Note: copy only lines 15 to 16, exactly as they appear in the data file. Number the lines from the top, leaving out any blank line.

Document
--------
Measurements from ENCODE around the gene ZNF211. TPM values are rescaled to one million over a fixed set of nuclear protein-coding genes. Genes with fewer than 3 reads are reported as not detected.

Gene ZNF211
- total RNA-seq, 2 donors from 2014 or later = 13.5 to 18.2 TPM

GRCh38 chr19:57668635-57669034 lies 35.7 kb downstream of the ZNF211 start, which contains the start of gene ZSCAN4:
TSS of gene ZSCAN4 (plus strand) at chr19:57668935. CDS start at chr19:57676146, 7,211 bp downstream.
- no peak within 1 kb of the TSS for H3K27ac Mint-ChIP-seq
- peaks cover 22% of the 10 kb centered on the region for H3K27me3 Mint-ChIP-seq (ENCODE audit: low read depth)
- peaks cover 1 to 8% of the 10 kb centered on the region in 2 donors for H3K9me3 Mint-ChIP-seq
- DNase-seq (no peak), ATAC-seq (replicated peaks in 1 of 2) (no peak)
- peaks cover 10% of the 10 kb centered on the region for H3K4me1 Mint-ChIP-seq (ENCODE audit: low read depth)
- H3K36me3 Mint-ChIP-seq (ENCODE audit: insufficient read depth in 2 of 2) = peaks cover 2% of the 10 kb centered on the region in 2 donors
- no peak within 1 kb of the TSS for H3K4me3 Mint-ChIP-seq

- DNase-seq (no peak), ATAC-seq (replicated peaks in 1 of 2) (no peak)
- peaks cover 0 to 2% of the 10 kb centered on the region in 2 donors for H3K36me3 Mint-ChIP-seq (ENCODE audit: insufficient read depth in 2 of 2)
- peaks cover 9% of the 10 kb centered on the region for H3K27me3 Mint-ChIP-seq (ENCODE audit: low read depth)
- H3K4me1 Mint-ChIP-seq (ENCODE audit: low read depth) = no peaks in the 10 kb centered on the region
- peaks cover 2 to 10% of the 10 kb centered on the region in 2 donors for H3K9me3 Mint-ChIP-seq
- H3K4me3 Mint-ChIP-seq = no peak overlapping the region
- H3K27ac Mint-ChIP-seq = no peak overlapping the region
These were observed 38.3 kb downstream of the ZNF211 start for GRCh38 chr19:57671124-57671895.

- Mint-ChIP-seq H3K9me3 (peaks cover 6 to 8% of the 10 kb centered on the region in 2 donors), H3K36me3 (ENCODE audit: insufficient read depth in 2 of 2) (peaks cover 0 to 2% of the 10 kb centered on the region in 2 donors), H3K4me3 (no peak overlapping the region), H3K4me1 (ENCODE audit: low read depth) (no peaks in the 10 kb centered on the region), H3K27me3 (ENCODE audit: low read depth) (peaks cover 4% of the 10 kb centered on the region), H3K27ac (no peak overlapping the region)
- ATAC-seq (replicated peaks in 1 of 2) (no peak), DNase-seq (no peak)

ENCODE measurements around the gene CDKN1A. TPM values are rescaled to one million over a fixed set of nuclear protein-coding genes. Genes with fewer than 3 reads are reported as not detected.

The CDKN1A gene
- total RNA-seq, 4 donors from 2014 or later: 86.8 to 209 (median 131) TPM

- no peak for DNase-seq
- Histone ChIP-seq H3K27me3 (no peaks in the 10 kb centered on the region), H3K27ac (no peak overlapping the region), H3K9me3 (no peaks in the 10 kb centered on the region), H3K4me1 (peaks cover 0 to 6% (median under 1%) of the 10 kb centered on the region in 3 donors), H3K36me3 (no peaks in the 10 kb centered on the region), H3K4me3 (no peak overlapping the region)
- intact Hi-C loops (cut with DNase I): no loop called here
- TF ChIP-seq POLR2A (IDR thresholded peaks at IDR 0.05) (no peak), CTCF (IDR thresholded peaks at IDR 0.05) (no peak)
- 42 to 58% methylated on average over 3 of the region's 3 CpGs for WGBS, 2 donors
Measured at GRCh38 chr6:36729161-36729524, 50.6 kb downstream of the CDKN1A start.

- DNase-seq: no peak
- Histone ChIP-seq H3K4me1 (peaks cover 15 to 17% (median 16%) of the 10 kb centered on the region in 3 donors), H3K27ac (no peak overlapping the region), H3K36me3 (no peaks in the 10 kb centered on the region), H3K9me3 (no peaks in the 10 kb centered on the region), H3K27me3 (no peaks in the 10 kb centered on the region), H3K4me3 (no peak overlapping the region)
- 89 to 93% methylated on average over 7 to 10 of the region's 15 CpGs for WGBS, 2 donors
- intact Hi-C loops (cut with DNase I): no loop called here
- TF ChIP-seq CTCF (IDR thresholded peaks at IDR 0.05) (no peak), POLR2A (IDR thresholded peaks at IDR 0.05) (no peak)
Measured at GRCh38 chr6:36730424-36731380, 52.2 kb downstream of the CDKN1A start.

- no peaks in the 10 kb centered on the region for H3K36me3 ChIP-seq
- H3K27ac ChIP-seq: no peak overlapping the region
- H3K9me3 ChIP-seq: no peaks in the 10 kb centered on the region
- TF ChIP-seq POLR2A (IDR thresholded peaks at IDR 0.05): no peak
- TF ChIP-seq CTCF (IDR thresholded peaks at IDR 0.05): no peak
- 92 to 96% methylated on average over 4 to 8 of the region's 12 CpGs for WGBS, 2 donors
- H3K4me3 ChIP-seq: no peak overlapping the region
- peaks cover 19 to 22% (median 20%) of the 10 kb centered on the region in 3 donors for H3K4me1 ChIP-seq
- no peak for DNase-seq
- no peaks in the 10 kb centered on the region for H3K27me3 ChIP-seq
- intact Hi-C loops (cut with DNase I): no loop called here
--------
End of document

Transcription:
- peaks cover 9% of the 10 kb centered on the region for H3K27me3 Mint-ChIP-seq (ENCODE audit: low read depth)
- H3K4me1 Mint-ChIP-seq (ENCODE audit: low read depth) = no peaks in the 10 kb centered on the region